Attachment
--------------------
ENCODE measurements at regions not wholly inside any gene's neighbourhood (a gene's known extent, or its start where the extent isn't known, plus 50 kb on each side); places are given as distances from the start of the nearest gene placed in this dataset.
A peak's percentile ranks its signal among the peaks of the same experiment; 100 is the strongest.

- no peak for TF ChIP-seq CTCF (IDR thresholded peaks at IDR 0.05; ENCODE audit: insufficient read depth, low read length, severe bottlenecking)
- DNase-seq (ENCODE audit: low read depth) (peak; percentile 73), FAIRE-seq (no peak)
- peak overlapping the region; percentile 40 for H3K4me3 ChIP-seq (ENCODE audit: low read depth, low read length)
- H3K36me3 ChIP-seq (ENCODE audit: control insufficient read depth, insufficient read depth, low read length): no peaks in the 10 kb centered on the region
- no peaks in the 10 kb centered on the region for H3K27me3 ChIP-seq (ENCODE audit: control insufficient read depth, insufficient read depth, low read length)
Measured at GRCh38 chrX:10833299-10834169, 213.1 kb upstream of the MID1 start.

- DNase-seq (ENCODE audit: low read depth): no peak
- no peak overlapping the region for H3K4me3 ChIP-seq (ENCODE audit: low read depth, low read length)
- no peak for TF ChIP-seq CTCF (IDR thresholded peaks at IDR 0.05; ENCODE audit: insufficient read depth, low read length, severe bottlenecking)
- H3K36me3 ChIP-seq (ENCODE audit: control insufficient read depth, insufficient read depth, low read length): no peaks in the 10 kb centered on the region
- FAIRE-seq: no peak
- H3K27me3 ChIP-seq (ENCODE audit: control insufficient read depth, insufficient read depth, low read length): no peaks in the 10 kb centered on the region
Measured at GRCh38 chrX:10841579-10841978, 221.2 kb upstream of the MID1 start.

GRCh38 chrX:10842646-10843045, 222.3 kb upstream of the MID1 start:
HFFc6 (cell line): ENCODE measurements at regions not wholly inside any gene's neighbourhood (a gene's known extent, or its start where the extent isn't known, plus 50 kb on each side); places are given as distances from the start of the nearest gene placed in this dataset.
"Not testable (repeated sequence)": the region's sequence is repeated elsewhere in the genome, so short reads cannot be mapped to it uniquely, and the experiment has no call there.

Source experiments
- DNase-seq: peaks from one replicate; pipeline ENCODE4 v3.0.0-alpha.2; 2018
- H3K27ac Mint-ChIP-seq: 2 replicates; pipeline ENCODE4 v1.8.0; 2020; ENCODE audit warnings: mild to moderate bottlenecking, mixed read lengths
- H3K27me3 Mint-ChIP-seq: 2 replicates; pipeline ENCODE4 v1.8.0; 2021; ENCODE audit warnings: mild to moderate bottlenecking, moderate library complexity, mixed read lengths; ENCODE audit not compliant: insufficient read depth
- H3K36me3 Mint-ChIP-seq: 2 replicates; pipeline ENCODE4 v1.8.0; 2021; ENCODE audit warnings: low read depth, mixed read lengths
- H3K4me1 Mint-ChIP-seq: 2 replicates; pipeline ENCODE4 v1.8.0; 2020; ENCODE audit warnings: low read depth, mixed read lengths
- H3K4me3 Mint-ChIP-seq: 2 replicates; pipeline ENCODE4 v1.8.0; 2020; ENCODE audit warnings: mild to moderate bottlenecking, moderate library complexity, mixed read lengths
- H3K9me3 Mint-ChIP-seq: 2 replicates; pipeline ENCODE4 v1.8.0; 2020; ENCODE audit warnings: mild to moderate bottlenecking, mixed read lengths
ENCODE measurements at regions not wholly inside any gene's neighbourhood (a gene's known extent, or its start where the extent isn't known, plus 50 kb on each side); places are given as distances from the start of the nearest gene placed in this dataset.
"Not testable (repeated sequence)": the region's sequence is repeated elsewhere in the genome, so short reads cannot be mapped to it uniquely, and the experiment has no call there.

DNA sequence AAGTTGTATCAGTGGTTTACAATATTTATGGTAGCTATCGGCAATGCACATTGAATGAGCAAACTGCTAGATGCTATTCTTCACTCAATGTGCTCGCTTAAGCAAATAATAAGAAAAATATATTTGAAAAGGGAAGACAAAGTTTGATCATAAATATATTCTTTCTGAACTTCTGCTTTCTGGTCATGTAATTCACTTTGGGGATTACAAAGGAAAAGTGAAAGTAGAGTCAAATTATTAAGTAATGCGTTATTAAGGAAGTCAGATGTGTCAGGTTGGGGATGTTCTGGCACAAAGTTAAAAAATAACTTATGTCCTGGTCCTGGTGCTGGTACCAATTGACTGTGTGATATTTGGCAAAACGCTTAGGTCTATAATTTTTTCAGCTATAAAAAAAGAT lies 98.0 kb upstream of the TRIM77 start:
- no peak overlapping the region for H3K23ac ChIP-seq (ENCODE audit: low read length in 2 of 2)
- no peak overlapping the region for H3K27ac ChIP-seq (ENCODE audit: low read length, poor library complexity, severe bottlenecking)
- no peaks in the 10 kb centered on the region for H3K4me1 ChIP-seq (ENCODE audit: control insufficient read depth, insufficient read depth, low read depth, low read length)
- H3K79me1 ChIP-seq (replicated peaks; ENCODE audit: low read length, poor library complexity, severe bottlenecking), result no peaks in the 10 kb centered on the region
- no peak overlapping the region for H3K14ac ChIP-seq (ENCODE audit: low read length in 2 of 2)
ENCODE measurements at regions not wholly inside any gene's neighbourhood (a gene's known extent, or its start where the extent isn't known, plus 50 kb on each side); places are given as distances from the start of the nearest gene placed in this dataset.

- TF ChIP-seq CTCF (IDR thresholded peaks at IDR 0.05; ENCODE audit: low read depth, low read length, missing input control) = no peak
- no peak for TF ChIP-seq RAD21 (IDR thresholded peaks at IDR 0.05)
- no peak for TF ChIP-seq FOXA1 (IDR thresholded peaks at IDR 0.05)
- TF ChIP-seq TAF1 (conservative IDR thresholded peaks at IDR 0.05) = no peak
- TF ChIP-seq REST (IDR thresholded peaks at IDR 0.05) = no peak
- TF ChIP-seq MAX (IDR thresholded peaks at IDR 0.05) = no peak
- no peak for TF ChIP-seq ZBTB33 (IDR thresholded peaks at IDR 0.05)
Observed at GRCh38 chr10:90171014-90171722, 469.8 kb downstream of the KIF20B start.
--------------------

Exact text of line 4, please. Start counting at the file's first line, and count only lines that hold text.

- DNase-seq (ENCODE audit: low read depth) (peak; percentile 73), FAIRE-seq (no peak)